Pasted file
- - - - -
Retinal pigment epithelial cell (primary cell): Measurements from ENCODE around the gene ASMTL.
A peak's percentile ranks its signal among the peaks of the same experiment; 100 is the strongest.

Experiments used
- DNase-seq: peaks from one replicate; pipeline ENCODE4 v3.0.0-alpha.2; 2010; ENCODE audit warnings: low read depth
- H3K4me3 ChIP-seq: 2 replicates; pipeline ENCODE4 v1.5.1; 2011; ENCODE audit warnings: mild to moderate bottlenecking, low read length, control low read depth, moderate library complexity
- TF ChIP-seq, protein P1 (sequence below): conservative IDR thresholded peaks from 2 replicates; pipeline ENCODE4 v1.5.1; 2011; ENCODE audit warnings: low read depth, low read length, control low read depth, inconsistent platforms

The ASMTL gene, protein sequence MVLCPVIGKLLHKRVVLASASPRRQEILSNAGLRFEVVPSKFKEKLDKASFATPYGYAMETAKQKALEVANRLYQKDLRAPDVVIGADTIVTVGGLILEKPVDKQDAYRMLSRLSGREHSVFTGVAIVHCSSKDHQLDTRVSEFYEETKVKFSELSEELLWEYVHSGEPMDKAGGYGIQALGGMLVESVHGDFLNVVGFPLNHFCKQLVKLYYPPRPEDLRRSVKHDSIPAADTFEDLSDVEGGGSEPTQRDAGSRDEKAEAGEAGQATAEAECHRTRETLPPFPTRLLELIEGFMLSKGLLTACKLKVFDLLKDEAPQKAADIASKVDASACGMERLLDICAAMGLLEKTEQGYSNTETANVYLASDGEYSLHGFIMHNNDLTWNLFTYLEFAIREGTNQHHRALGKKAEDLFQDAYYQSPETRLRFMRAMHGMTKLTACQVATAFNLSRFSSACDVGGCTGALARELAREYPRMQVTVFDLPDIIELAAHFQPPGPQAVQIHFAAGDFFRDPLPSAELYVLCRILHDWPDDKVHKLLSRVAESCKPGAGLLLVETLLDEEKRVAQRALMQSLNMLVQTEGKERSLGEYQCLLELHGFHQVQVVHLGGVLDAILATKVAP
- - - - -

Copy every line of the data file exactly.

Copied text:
Retinal pigment epithelial cell (primary cell): Measurements from ENCODE around the gene ASMTL.
A peak's percentile ranks its signal among the peaks of the same experiment; 100 is the strongest.

Experiments used
- DNase-seq: peaks from one replicate; pipeline ENCODE4 v3.0.0-alpha.2; 2010; ENCODE audit warnings: low read depth
- H3K4me3 ChIP-seq: 2 replicates; pipeline ENCODE4 v1.5.1; 2011; ENCODE audit warnings: mild to moderate bottlenecking, low read length, control low read depth, moderate library complexity
- TF ChIP-seq, protein P1 (sequence below): conservative IDR thresholded peaks from 2 replicates; pipeline ENCODE4 v1.5.1; 2011; ENCODE audit warnings: low read depth, low read length, control low read depth, inconsistent platforms

The ASMTL gene, protein sequence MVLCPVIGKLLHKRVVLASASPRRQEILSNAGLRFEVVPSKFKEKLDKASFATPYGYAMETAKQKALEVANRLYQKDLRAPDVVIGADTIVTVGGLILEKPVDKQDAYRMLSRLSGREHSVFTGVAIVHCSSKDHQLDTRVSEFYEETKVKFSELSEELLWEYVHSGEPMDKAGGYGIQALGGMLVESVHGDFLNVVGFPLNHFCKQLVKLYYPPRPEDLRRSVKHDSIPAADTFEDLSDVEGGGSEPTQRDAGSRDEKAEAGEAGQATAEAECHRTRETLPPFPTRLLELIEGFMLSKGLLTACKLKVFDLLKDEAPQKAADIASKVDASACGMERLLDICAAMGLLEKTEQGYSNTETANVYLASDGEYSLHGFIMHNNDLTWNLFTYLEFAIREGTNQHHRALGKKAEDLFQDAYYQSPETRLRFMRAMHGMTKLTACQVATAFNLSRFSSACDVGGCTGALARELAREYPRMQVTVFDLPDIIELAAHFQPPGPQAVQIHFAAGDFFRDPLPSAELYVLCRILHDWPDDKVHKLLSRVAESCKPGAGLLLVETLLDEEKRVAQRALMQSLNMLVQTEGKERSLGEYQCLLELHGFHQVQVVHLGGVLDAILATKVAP